So this afternoon the honeymoon period was over, the honeymoon period of NO behaviors for a good three weeks. I wasn’t clear and concise with something. I said one thing, then changed my mind. Michael was hungry, tired. It was just before dinner. As a matter of fact, I was getting dinner on the table. I said something he did not like. He started protesting, yelling, then before I could stop him, he broke a glass that was near the sink. Immediately he looked to see if his hand wasn’t cut. It wasn’t. I informed him this had cost him one of his tokens. He was upset, started to hit his head and continued trying to bargain with me and justify what he had done. I told him to calm down. I spilled the water from draining the pasta that I had cooked, and was losing my temper too. I quickly took a deep breath, and told Michael to go get washed up for dinner. We would talk at dinner. He finally listened, did what he was told and we talked strategies- how he could have handled himself better, why he needs to listen (not just to get things), and the importance of learning from our mistakes. It was a good conversation. Due to losing one of his 6 tokens, he did not get the usual one hour reward of time on the computer as he normally did, but the thirty minutes he gets for earning 5 tokens. We show him he can still succeed, and next time do better.
I’m sure this scenario plays out, and will play out I’m sure, many more times at homes where exceptional children reside. It’s normal. They don’t hear the boundaries. They are tired. They get frustrated and don’t have good coping mechanisms and they blow. It’s not easy. Even children who are on medication have these moments. I used to wonder as a Mom who has not gone down that route, if this would solve the problem. I think it is helpful, like any intervention, but should be used when it is used, in conjunction with good anger management strategies. When the child is aware and can grasp consequences for their actions, this is the best time to teach. I always do a rewind with Michael after such an incident and have been for the last year. I think it is helping him like it helps me, as long as we don’t overdue it.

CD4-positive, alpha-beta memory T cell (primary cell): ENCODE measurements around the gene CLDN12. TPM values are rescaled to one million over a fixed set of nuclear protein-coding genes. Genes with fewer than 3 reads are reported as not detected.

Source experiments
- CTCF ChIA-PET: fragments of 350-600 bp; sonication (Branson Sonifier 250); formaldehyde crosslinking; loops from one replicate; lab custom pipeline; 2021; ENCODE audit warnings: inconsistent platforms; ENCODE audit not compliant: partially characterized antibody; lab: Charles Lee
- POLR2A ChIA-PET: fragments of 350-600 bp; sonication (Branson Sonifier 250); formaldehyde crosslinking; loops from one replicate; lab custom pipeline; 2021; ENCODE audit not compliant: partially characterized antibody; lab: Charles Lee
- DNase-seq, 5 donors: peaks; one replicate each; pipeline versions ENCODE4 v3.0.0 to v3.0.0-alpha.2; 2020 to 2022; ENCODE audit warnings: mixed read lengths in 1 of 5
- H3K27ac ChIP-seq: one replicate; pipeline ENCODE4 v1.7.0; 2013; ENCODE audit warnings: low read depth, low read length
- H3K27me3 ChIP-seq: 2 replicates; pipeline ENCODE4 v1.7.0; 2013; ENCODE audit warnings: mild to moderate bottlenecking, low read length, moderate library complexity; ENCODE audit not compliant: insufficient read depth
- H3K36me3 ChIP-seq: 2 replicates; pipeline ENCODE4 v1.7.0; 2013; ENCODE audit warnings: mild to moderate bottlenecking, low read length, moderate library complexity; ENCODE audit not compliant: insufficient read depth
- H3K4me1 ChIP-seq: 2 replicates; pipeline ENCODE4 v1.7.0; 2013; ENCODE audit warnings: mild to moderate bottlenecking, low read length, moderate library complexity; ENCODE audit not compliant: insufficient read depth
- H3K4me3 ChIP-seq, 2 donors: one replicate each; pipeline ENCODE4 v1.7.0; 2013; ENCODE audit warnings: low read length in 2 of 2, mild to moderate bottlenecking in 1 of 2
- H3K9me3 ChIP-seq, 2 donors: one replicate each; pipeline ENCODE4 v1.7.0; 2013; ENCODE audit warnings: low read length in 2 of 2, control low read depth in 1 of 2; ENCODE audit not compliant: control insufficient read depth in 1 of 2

What did I learn from last night’s episode? Yes, I am a parent coach and have learned many strategies to cope with my own anger, stress, and feelings of being overwhelmed in the last three years. But I am also a human being, and I have my breaking point. I allow myself the room to make mistakes, learn from them and regroup. I could have paid a little more attention to my words and been more concrete. Now, I’m not blaming myself for Michael’s outburst. His feelings reactions are his responsibility. But I am only saying that I need to be conscious of my words, stress level, and what I mean. With exceptional kids, they can often go from 0 to 100 very easily, particularly at times of the day when they are tired. Michael has made leaps and bounds in his awareness. As I have blogged before he is even trying to do some neuro typical manipulating (as all kids do), with it in mind. I am proud, but it also means as a Mom, my job title got harder. It’s ok. I am ready for it.
Exceptional Parents, have you recently had breaks in your honeymoon behavior period with your children? How does this make you feel? It’s normal if your first reaction is stress and despondency. Self-pity sometimes comes in too. Give in to it for a few moments, but then it’s time to get back in the saddle. Think of the gift of the mistake. Learn from it and help your child to learn from it. Together the two of you will become stronger and closer as a result. Until next time.
Are you looking to make changes in your special needs parenting life? Do you need support on your journey? I am a writer and parent coach who is passionate about empowering parents to trust their own instinct when raising their exceptional children with autism, and remembering that parenthood is as much a journey for us as childhood is for our children. For more information on my parent coaching programs, and to book a FREE 30 Minute Consultation Session, see my website: http://www.creatingexceptionalparenting.com.
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